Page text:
From left: Minister Hideaki Mizukoshi, head of management and coordination; Dr. Ray Murakami; Ambassador Kenichiro Sasae; Mary Murakami; Minister Shigeo Yamada, head of Political Section; First Secretary Kiyoyuki Sugahara, chief of staff. (Photo by John Tobe)

WASHINGTON — Despite the demanding schedule for newly arrived heads of diplomatic missions of a major country, Ambassador Kenichiro Sasae visited the National Japanese American Memorial to Patriotism on Nov. 21, within one week of his arrival in Washington, D.C.

He paid his respects to the Nisei who died in U.S. military service during World War II and to the 120,000 persons of Japanese ancestry who were incarcerated in internment camps. The memorial, maintained by the National Park Service and located just one block from the U.S. Capitol, is a legacy of the Japanese Americans who served their nation in combat and endured hardships on the home front.

Ambassador Kenichiro Sasae presents a floral wreath and pays his respects at the Wall of Heroes, which contains the names of over 800 Japanese Americans who died in the line of duty during World War II. (Photo by John Tobe)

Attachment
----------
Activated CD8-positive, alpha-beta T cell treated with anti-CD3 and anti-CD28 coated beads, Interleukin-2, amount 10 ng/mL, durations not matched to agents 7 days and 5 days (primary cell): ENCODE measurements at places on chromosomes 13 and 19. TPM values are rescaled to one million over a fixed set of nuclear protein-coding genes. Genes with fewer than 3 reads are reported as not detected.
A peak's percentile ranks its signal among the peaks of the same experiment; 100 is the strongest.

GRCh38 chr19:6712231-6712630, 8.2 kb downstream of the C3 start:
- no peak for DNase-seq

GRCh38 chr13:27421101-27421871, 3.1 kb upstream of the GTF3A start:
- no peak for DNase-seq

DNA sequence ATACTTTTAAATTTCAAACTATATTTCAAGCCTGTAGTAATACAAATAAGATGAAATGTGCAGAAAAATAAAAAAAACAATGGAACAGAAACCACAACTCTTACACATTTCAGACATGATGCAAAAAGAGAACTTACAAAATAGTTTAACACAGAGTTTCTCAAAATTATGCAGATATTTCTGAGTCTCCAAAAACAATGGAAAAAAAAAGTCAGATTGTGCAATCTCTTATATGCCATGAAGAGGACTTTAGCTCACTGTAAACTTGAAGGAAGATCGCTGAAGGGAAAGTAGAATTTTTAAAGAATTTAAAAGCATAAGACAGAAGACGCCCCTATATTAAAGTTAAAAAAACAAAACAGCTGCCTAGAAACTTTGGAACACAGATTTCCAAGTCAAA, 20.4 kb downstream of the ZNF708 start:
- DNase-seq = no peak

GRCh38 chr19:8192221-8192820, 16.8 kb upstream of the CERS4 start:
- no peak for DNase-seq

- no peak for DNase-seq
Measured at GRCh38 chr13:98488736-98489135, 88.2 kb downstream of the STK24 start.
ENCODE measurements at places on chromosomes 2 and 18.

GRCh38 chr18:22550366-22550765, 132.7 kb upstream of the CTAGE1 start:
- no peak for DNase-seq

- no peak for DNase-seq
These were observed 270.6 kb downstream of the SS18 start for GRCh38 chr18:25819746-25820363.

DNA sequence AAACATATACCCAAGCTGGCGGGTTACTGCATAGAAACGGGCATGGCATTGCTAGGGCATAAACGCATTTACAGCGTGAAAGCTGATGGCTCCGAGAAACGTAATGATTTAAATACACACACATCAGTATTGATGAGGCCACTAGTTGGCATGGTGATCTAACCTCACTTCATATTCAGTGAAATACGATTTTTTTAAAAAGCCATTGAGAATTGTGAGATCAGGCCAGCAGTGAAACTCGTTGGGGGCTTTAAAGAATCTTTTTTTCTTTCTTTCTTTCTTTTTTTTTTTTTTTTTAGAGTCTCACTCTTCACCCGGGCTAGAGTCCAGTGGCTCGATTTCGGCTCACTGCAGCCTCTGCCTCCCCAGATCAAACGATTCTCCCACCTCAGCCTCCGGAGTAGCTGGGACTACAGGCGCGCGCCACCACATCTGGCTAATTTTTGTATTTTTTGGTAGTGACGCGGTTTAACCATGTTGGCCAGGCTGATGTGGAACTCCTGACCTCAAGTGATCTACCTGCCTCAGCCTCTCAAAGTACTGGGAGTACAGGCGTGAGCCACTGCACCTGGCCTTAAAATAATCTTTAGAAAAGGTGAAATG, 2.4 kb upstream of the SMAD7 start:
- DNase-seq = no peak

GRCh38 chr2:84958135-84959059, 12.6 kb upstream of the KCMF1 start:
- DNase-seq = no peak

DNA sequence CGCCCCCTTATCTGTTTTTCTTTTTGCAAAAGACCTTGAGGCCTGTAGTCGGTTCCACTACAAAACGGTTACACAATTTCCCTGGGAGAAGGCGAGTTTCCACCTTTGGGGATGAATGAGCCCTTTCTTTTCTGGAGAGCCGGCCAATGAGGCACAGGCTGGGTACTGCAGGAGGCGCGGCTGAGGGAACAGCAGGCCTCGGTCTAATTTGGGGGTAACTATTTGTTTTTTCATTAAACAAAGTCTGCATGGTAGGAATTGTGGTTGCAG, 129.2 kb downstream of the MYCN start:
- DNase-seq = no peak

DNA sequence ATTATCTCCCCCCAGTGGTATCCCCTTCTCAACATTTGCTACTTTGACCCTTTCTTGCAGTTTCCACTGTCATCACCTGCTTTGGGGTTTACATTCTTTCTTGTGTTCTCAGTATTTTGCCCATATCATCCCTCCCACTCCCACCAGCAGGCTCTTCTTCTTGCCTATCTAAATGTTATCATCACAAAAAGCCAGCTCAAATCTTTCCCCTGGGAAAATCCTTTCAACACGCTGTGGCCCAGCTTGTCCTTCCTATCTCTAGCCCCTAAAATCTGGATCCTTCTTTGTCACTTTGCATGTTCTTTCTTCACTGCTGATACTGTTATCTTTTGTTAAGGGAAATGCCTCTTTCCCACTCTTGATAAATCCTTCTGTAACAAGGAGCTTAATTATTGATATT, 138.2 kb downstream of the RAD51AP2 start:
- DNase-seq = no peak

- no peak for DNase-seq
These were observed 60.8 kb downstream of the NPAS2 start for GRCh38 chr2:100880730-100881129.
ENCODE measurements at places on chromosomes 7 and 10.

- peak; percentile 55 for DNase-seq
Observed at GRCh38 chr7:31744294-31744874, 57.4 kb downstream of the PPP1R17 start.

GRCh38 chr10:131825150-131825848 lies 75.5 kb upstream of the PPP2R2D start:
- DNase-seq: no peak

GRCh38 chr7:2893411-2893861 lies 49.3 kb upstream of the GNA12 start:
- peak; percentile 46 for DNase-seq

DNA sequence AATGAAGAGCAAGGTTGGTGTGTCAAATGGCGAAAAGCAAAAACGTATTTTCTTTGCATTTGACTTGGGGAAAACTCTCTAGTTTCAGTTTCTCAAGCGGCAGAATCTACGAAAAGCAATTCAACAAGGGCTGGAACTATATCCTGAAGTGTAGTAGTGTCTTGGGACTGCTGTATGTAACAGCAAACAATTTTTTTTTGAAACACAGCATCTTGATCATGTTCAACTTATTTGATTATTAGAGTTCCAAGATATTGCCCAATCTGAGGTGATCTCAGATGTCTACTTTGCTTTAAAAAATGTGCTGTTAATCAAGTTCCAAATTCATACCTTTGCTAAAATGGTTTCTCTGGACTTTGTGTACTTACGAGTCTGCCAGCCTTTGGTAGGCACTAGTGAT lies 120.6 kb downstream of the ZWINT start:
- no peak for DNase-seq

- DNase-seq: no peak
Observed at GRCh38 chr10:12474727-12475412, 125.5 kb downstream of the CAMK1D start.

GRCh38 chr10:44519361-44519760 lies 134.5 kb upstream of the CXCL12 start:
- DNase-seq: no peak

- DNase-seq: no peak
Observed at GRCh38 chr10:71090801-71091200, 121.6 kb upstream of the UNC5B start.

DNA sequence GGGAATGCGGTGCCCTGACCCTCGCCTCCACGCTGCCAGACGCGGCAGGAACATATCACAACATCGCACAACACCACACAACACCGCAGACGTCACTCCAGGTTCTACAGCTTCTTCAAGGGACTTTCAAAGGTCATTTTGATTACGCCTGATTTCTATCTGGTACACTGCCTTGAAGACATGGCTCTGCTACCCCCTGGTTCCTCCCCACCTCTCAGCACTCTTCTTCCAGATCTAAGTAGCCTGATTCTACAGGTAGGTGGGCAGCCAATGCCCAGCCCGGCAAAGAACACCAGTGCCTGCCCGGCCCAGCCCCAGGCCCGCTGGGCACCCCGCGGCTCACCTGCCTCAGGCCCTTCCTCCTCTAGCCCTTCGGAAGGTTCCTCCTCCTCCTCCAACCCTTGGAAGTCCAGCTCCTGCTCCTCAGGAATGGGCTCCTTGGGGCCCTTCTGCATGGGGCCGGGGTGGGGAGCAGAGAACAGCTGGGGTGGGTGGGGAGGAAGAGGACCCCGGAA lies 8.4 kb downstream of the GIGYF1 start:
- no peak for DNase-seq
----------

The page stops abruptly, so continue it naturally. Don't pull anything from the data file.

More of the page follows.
Washington observers perceive Sasae’s visit as an indication of his strong commitment to continue to build on the sound relationship between the government and people of Japan and Japanese Americans.

The ambassador laid a floral wreath at the Heroes Wall on which the names of more than 800 Japanese Americans who died while serving in the U.S. armed forces during World War II are inscribed. He also paused at the names of each of the ten internment camps and read the description of the memorial and quotations that are inscribed on the granite walls.

Dr. Ray Murakami, former board chairman of the National Japanese American Memorial Foundation, and his wife, Mary, were invited to brief the ambassador on the background of the memorial and life in the camps. They also briefed the ambassador on Nisei who served in the 100th Infantry Battalion, 442nd Regimental  Combat Team and Military Intelligence Service, as well as on the roles of various organizations, such as the Japanese American Veterans Association, that have been instrumental in publicizing the Japanese American story.

During the discussion, Sasae asked a number of penetrating questions indicating his considerable knowledge of the history of Japanese Americans.

Sasae appeared to be visibly moved by his visit to the memorial. He assured the Japanese American community that he will do his utmost to pursue the goals of his government and the U.S.-Japan Council, chaired by Irene Hirano Inouye, and to continue to strengthen and deepen the Japan-Nikkei relationship.

Sasae, 61, graduated from Tokyo University in March 1974, when he joined the Ministry of Foreign Affairs (MOFA). His first diplomatic assignment was to Washington, D.C., and he also served in the United Kingdom and Switzerland. He held key positions at MOFA, including vice minister for foreign affairs for two years.

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